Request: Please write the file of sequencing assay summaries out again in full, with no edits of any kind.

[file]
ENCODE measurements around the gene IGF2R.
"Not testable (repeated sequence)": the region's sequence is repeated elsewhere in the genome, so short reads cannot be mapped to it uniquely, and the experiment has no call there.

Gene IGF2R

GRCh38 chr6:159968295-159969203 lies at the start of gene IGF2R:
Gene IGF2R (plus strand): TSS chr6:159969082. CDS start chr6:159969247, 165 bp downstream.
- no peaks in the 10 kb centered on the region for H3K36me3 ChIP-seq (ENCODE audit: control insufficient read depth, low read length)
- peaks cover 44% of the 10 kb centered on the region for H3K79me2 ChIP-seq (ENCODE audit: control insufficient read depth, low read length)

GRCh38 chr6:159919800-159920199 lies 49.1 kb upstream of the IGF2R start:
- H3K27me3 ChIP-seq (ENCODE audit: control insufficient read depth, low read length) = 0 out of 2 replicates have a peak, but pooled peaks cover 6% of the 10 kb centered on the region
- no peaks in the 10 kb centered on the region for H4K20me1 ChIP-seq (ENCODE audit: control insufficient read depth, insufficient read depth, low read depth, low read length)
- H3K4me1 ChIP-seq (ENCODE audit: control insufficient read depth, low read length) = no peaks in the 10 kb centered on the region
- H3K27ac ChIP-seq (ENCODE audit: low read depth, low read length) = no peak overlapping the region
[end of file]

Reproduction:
ENCODE measurements around the gene IGF2R.
"Not testable (repeated sequence)": the region's sequence is repeated elsewhere in the genome, so short reads cannot be mapped to it uniquely, and the experiment has no call there.

Gene IGF2R

GRCh38 chr6:159968295-159969203 lies at the start of gene IGF2R:
Gene IGF2R (plus strand): TSS chr6:159969082. CDS start chr6:159969247, 165 bp downstream.
- no peaks in the 10 kb centered on the region for H3K36me3 ChIP-seq (ENCODE audit: control insufficient read depth, low read length)
- peaks cover 44% of the 10 kb centered on the region for H3K79me2 ChIP-seq (ENCODE audit: control insufficient read depth, low read length)

GRCh38 chr6:159919800-159920199 lies 49.1 kb upstream of the IGF2R start:
- H3K27me3 ChIP-seq (ENCODE audit: control insufficient read depth, low read length) = 0 out of 2 replicates have a peak, but pooled peaks cover 6% of the 10 kb centered on the region
- no peaks in the 10 kb centered on the region for H4K20me1 ChIP-seq (ENCODE audit: control insufficient read depth, insufficient read depth, low read depth, low read length)
- H3K4me1 ChIP-seq (ENCODE audit: control insufficient read depth, low read length) = no peaks in the 10 kb centered on the region
- H3K27ac ChIP-seq (ENCODE audit: low read depth, low read length) = no peak overlapping the region